Apple Crisp

Guys, crisp is my FAVORITE. The streusel topping below is great on its own, but so easy to play around with by swapping out the cinnamon for your favorite flavors. Cardamom! Candied Bacon! And other ingredients that don’t necessarily start with the letter “c.” Even better, you can use the recipe below to make any fruit crisp you please so make extra crumble topping to keep in the freezer (or… spoiler!… for the next recipe). Future you will be very pleased. (Makes approximately 8 servings, takes approximately 1 ½ hours)

Special Equipment

Large bowl

Apple peeler

Melon baller

2-quart baking dish

Rimmed baking sheet

Ingredients

3/4 cup all-purpose flour

1/4 cup packed light-brown sugar

2 teaspoons salt (reduce to ½ teaspoon if you add salty ingredients such as pecans or bacon)

1/2 cup plus 2 tablespoons granulated sugar

8 tablespoons (1 stick) unsalted butter, cold, cut into small cubes

1 cup old-fashioned rolled oats

3 pounds apples, peeled, cored, and cut into 1/2-inch chunks

1 tablespoon fresh lemon or orange juice

1 tablespoon whiskey (or another tablespoon of lemon juice)

1 teaspoon ground cinnamon

½ teaspoon ground ginger

Directions

1. Preheat oven to 375 degrees. In a large bowl, mix together flour, brown sugar, salt, ½ teaspoon of cinnamon and 2 tablespoons granulated sugar.

2. Cut the butter into the flour mixture, using a pastry blender or two knives, until mixture is the texture of coarse meal. Add the oats, then use your hands to toss and squeeze the mixture until large clumps form. Transfer the streusel mixture to the freezer to chill while you prepare apples.

3. In another large bowl, toss the apples with lemon or orange juice (whiskey if using), the other ½ teaspoon of cinnamon, ginger and the remaining 1/2 cup granulated sugar.

4. Transfer the mix to a shallow 2-quart baking dish, and sprinkle with the streusel topping. Place baking dish on a rimmed baking sheet, and bake until golden and bubbling, 55 to 65 minutes. Let cool 10 minutes before serving.


Apple Cider

And finally, you have arrived at the easiest recipe. Like, it’s so easy there could be a commercial where everyone tastes your amazing cider and applauds you for slaving away in the kitchen but then the camera cuts to a close-up of you winking at the camera, because you really just dumped ingredients in a pot then went back to binge-watching Netflix. Homemade cider is delicious and great for making use of lot of apples at once, and also keeping whiskey company. (Makes approximately 6 cups; takes approximately 1 hour)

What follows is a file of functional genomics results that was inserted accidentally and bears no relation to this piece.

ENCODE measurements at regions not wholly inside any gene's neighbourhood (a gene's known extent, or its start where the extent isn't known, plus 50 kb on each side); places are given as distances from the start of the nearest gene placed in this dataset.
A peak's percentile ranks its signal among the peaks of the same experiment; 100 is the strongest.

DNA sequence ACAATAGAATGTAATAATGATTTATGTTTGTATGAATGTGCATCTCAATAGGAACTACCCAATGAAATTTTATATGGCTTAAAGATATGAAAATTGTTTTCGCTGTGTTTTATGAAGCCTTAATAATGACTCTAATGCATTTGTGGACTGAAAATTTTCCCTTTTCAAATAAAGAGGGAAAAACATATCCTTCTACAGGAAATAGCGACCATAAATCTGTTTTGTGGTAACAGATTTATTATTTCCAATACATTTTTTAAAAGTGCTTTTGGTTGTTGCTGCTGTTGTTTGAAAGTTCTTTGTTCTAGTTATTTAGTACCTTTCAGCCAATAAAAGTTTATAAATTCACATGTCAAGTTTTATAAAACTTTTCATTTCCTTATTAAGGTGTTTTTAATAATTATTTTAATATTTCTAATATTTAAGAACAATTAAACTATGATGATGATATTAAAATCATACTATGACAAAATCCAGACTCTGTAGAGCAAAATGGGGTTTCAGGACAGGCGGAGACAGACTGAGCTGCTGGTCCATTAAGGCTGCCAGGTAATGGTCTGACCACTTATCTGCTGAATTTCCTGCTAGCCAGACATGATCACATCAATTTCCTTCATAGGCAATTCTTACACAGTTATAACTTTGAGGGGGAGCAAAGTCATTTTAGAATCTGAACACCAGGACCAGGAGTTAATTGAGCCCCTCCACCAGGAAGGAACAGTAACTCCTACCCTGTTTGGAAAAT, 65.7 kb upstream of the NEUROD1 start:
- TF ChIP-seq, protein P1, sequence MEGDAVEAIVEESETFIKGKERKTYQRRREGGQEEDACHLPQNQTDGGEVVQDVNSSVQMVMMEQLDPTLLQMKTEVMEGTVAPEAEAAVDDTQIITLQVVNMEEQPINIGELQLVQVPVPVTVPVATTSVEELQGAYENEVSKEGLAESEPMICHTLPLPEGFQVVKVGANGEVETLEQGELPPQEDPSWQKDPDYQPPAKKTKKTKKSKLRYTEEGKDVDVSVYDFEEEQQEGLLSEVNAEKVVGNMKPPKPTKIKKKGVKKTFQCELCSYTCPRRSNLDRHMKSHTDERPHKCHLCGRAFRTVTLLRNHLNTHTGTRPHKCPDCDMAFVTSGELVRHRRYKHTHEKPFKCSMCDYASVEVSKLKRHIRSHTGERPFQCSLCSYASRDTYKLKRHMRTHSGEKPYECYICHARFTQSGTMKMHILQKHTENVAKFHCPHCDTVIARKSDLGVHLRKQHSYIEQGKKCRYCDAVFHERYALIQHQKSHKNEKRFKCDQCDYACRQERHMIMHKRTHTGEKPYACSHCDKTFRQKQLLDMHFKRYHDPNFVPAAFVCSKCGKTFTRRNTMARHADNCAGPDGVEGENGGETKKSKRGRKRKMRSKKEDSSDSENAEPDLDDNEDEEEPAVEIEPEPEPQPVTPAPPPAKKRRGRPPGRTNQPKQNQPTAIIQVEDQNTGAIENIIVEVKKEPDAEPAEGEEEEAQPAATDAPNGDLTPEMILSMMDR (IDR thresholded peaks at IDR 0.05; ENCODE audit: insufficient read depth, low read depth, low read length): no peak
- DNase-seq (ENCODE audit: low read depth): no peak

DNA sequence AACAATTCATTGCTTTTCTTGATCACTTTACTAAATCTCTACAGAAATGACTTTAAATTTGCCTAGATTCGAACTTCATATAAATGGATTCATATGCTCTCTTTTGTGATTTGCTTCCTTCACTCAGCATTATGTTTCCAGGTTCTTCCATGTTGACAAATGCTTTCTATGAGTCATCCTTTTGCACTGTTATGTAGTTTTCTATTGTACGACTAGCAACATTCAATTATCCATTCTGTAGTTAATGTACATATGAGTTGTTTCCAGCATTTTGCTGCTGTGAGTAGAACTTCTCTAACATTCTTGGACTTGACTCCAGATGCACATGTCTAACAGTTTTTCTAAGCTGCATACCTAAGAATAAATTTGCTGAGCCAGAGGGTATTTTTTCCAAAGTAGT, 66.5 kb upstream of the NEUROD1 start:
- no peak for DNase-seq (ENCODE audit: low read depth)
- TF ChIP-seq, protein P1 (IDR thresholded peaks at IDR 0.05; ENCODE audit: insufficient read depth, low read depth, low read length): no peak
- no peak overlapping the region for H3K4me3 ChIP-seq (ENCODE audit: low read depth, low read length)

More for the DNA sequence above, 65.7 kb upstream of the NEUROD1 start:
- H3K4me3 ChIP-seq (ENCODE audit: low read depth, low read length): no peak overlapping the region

Special equipment

Large pot, at least 5-quarts

Potato Masher (optional)

Ingredients

6 medium apples

6 cups water

½ cup sugar

1 cinnamon stick

1/2 fresh vanilla bean (or 1 tbsp extract)

1 whole star anise (optional)

2 orange peel slices

½ teaspoon ginger (optional)

½ teaspoon nutmeg (optional)

½ to ½ cup whiskey (optional, to taste)

Directions

1. Wash and cut the apples into quarters. Add the apples and all ingredients except the vanilla and whiskey to the large pot with about 6-7 cups of water.

2. Heat uncovered over medium heat until boiling. Let the mixture boil for 30 minutes, then cover and simmer over low heat for 2 additional hours.

3. Remove from the heat, add the vanilla, and allow to thoroughly cool. Then, using a handheld potato masher or the bottom of a large glass, mash the apples.

4. Pour the cider through a sieve or cheesecloth to remove the pulp and
hard ingredients.

5. Add whiskey (if using), and serve warm. Can be stored up to a week in the fridge, but I’d be truly shocked if it wasn’t all devoured the first day.